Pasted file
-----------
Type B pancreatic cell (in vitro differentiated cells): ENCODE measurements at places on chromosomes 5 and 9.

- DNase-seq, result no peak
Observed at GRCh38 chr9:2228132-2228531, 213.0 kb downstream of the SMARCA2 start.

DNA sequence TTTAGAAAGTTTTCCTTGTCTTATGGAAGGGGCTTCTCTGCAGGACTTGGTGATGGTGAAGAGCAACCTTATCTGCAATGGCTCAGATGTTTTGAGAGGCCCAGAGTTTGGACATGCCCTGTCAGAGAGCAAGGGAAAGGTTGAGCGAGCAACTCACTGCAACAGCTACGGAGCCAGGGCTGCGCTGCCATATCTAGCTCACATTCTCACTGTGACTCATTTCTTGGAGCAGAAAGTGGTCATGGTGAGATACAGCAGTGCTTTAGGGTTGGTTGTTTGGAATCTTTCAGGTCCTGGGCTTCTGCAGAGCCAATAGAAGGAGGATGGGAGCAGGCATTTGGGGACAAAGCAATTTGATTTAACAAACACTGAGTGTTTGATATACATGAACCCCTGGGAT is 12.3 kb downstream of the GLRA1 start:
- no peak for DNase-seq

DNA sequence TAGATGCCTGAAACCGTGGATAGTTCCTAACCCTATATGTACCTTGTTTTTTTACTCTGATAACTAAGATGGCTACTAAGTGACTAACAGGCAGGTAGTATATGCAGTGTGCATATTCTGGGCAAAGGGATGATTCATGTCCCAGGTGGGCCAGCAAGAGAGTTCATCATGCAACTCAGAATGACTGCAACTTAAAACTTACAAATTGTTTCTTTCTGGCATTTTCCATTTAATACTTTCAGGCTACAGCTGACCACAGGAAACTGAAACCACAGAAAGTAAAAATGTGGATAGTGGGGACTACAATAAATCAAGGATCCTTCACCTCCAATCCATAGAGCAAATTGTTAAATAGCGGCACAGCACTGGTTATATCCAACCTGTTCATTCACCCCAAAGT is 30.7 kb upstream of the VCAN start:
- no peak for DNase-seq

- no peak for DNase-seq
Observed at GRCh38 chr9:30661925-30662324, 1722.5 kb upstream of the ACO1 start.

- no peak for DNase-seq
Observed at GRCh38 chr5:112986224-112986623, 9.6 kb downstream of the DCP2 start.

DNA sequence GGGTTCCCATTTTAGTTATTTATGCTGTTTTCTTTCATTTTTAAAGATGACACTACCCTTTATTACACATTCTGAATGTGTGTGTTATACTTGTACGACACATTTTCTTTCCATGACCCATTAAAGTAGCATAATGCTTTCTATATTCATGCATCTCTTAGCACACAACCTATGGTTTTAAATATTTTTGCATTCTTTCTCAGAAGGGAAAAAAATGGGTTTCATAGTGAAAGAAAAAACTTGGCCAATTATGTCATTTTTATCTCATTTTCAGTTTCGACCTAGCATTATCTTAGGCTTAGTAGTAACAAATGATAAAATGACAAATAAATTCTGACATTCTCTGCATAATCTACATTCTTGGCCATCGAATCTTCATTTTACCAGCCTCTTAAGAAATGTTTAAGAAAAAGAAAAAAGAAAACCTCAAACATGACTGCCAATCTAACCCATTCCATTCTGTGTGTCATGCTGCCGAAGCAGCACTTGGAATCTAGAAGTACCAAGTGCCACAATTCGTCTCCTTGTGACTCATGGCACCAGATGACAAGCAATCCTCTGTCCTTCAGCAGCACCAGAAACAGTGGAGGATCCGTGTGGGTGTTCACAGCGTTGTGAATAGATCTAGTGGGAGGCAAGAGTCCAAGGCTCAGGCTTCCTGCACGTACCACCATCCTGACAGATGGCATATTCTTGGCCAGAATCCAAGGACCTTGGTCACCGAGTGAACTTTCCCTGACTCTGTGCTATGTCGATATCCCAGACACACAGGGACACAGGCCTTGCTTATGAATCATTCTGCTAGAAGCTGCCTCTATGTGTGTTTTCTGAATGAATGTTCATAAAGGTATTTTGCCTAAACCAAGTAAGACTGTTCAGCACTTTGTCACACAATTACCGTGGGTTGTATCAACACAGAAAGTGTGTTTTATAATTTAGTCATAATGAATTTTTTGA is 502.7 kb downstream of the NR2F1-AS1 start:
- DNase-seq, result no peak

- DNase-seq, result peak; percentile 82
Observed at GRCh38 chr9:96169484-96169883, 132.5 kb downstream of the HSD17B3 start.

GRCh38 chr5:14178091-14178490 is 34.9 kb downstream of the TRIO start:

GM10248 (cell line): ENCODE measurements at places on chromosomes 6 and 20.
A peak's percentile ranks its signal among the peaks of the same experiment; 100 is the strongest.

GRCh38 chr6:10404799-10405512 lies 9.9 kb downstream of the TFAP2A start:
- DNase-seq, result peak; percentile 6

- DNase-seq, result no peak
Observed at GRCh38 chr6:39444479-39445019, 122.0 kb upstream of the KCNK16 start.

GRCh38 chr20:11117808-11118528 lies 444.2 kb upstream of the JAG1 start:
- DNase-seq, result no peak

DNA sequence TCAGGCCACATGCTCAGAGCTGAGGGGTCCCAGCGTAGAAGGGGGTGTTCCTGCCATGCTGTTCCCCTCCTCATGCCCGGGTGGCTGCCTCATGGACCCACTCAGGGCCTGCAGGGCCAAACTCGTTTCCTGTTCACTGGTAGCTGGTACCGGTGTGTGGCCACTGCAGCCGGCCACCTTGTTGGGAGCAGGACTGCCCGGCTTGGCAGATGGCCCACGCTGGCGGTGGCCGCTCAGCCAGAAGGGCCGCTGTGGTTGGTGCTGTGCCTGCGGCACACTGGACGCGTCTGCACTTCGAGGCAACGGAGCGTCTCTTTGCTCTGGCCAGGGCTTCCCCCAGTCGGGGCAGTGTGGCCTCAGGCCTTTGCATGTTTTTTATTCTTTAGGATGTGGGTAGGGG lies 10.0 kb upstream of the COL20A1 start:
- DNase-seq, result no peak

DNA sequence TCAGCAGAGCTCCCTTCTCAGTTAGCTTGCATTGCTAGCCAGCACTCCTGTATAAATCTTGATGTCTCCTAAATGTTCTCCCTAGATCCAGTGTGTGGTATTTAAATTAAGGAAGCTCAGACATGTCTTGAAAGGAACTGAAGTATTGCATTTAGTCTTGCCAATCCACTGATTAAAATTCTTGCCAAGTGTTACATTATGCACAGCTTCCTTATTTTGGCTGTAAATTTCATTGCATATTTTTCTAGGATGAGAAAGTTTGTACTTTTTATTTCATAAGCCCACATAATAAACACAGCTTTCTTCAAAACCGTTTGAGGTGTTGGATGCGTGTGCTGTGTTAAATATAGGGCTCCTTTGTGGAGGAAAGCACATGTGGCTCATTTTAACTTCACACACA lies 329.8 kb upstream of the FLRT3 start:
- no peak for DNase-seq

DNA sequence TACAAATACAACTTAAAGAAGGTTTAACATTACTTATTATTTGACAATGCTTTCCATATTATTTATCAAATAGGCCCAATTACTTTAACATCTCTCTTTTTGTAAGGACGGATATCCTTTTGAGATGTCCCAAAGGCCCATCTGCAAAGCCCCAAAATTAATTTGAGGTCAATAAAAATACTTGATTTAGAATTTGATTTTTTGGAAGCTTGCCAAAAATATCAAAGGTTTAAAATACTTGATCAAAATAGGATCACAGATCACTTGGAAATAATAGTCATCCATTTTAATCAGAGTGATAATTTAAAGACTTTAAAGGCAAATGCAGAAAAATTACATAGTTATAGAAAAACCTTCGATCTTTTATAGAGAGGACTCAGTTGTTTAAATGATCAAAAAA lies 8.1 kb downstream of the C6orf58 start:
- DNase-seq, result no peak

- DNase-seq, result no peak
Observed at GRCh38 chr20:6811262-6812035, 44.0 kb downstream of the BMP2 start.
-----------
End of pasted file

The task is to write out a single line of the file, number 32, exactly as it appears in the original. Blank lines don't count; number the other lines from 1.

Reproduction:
Observed at GRCh38 chr20:6811262-6812035, 44.0 kb downstream of the BMP2 start.